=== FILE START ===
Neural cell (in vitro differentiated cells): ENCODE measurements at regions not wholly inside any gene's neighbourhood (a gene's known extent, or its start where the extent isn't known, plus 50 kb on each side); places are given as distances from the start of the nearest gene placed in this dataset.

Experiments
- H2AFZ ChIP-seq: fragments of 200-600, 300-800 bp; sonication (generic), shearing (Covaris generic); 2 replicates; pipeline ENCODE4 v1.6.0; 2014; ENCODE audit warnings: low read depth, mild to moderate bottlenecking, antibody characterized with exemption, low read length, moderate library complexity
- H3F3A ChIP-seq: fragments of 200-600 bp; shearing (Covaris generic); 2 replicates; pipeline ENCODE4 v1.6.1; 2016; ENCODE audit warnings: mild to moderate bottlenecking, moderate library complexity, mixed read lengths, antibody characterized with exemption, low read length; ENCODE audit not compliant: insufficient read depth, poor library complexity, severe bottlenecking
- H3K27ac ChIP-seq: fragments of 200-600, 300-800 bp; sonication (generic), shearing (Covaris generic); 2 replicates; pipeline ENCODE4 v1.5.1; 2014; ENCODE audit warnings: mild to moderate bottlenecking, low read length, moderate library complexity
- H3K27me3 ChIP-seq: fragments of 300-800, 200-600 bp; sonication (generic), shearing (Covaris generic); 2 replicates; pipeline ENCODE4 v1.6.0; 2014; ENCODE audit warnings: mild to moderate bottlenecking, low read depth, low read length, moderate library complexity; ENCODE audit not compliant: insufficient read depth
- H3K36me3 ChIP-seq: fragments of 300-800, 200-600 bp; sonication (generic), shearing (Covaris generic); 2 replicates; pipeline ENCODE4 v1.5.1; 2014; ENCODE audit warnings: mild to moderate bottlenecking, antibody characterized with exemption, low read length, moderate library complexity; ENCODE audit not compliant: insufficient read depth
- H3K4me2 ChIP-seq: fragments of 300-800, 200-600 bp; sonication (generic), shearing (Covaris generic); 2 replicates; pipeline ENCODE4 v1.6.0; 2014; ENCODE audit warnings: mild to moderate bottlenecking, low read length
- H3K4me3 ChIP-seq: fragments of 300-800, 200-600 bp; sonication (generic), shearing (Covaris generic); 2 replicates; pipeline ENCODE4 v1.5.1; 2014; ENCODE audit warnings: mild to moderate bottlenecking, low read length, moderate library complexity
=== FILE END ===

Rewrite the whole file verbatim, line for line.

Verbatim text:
Neural cell (in vitro differentiated cells): ENCODE measurements at regions not wholly inside any gene's neighbourhood (a gene's known extent, or its start where the extent isn't known, plus 50 kb on each side); places are given as distances from the start of the nearest gene placed in this dataset.

Experiments
- H2AFZ ChIP-seq: fragments of 200-600, 300-800 bp; sonication (generic), shearing (Covaris generic); 2 replicates; pipeline ENCODE4 v1.6.0; 2014; ENCODE audit warnings: low read depth, mild to moderate bottlenecking, antibody characterized with exemption, low read length, moderate library complexity
- H3F3A ChIP-seq: fragments of 200-600 bp; shearing (Covaris generic); 2 replicates; pipeline ENCODE4 v1.6.1; 2016; ENCODE audit warnings: mild to moderate bottlenecking, moderate library complexity, mixed read lengths, antibody characterized with exemption, low read length; ENCODE audit not compliant: insufficient read depth, poor library complexity, severe bottlenecking
- H3K27ac ChIP-seq: fragments of 200-600, 300-800 bp; sonication (generic), shearing (Covaris generic); 2 replicates; pipeline ENCODE4 v1.5.1; 2014; ENCODE audit warnings: mild to moderate bottlenecking, low read length, moderate library complexity
- H3K27me3 ChIP-seq: fragments of 300-800, 200-600 bp; sonication (generic), shearing (Covaris generic); 2 replicates; pipeline ENCODE4 v1.6.0; 2014; ENCODE audit warnings: mild to moderate bottlenecking, low read depth, low read length, moderate library complexity; ENCODE audit not compliant: insufficient read depth
- H3K36me3 ChIP-seq: fragments of 300-800, 200-600 bp; sonication (generic), shearing (Covaris generic); 2 replicates; pipeline ENCODE4 v1.5.1; 2014; ENCODE audit warnings: mild to moderate bottlenecking, antibody characterized with exemption, low read length, moderate library complexity; ENCODE audit not compliant: insufficient read depth
- H3K4me2 ChIP-seq: fragments of 300-800, 200-600 bp; sonication (generic), shearing (Covaris generic); 2 replicates; pipeline ENCODE4 v1.6.0; 2014; ENCODE audit warnings: mild to moderate bottlenecking, low read length
- H3K4me3 ChIP-seq: fragments of 300-800, 200-600 bp; sonication (generic), shearing (Covaris generic); 2 replicates; pipeline ENCODE4 v1.5.1; 2014; ENCODE audit warnings: mild to moderate bottlenecking, low read length, moderate library complexity